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Rare Whales Rock Up At Walvis

The Namibian (Windhoek)

7th March 2003

Maggi Barnard At Swakopmund

TRUE to its name, Walvis Bay seems to have become home to one of the most rarely seen whales in the world.

Over the past six years, about eight Pygmy Right Whales have found themselves stranded at the salt works pump house just outside the harbour town.

On Wednesday another one - measuring about three metres - beached herself.

She weighed about 700 kg and it took more than 10 men to help get her back into the water.

"She is hopefully fine as we made sure to get her into deeper water with a boat," said Neels Dreyer of Mola Mola Safaris, who spots many whales with his dolphin and seal cruises.

According to Dreyer, the beached whales have all been juveniles.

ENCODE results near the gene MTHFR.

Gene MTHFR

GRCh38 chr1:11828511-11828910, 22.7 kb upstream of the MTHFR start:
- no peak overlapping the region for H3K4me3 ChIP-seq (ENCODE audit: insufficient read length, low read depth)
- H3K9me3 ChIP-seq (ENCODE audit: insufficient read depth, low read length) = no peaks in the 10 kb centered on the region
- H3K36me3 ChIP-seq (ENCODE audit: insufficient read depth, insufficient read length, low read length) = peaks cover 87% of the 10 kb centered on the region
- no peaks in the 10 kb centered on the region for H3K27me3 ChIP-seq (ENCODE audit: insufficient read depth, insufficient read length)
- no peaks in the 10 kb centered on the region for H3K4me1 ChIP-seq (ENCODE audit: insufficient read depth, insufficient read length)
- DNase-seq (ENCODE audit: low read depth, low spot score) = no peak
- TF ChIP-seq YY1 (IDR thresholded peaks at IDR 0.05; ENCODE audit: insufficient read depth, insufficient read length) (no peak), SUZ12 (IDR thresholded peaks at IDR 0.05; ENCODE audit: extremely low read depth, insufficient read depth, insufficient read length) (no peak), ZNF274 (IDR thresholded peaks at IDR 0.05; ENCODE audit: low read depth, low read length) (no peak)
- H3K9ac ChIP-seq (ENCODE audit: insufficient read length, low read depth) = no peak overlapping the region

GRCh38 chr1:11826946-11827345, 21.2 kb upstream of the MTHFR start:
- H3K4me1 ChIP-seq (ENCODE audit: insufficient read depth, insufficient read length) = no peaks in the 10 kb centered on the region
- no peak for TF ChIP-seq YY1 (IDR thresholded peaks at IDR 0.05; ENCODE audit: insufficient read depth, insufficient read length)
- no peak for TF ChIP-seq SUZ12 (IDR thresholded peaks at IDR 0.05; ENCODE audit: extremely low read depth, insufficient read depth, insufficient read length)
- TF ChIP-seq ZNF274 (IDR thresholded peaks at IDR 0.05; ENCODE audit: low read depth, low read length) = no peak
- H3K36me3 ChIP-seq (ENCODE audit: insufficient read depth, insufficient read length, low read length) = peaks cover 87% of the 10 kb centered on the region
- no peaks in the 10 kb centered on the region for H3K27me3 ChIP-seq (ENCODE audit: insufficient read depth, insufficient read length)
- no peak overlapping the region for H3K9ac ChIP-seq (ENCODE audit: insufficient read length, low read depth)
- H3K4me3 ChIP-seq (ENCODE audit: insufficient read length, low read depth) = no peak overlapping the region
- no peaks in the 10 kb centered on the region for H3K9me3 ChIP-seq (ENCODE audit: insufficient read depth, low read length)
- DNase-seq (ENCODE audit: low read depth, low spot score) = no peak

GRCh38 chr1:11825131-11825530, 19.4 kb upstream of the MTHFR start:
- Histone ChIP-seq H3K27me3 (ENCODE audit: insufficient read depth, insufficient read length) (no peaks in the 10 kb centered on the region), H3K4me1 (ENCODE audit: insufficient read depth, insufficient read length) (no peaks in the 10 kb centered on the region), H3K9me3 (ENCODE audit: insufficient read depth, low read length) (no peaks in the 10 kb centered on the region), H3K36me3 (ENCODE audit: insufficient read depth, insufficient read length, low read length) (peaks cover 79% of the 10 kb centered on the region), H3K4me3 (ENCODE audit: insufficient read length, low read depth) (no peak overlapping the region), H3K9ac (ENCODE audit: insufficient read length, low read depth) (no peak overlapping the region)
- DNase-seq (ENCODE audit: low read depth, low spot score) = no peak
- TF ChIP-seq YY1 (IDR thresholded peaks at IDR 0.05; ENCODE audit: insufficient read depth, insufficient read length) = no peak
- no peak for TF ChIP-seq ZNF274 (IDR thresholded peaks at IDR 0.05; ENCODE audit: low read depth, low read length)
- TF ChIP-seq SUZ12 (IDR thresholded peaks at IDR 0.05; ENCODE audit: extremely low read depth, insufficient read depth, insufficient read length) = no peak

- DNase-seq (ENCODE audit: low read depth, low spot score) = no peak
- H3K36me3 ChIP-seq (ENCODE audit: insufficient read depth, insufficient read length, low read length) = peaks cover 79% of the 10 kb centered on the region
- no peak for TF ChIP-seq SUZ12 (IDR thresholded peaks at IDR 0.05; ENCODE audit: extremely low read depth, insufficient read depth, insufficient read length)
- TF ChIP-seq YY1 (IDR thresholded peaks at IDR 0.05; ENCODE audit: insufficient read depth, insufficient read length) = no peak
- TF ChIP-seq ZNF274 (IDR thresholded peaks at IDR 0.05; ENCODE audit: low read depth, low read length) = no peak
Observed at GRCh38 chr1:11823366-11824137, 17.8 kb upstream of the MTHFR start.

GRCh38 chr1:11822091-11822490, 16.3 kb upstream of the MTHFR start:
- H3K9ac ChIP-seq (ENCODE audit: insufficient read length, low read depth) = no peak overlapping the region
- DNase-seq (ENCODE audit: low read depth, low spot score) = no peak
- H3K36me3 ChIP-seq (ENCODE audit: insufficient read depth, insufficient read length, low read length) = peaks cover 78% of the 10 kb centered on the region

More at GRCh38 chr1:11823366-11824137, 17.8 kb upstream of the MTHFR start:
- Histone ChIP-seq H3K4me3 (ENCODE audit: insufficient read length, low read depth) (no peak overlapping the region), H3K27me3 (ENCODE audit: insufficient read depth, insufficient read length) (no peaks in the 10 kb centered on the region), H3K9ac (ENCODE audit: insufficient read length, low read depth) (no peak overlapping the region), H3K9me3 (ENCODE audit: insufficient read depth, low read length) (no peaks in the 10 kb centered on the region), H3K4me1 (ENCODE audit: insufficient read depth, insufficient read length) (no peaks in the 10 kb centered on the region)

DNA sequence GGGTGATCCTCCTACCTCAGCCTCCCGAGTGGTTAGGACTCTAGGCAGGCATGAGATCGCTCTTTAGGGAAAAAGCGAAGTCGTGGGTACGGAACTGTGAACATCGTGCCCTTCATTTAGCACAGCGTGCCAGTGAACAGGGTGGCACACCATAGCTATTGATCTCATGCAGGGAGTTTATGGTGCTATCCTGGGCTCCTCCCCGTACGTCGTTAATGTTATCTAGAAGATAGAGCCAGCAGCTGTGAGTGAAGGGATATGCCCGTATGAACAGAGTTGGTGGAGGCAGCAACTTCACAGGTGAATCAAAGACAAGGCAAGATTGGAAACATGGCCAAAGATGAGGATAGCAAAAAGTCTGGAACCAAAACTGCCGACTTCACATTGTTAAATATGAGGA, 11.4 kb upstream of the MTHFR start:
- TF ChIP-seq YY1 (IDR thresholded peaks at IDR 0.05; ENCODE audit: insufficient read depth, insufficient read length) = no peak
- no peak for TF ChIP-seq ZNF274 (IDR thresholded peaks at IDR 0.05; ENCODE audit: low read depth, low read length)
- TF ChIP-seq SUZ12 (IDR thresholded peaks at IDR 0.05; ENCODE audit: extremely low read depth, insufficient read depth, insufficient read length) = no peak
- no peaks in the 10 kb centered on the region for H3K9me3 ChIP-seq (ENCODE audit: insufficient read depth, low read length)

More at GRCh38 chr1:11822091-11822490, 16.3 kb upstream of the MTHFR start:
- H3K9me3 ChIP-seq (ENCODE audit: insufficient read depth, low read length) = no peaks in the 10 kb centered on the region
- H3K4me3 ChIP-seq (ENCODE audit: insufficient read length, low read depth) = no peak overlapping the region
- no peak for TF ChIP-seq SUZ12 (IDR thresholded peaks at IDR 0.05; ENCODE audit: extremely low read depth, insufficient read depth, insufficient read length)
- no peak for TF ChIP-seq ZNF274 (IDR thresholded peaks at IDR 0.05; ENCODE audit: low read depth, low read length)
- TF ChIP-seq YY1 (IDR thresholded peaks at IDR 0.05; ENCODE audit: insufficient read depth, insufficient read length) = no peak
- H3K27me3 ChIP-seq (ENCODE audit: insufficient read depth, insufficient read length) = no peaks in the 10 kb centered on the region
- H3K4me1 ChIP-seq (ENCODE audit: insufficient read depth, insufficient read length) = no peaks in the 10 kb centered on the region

"We suspect that they might be breeding in the vicinity as they always beach near the pump house".

Most die before they are found.

The one on Wednesday was discovered by a fisherman who alerted Dreyer, who in turn contacted the Fisheries Research and Information Centre at Swakopmund.

Fortunately Jean-Paul Roux, principal fisheries biologist at Luderitz, who monitors the movements of cetaceans (marine mammals) was in town and could oversee the rescue effort.

The whale was placed on a sling and carried into the ocean by more than 10 men.

As she wanted to keep on swimming into the harbour area, she was guided and lightly pushed by ski boat towards the ocean.

According to books on whales hardly anything is known about the Pygmy Right Whale.

They are not seen in the water very often, partly because they are small and lie low in the water.

One book mentions that until recently only 40 strandings have been recorded.

Adult Pygmy Right Whales grow up to six metres.

They are between 3,2 m and 3,8 m when weaned, which was the size of the rescued one.

Dreyer said they also managed to rescue another one which was found stranded about three weeks ago.

Dreyer said he was seeing more whales around Walvis Bay and Swakopmund.

"I am not sure if we are paying more attention, but we are seeing more of them".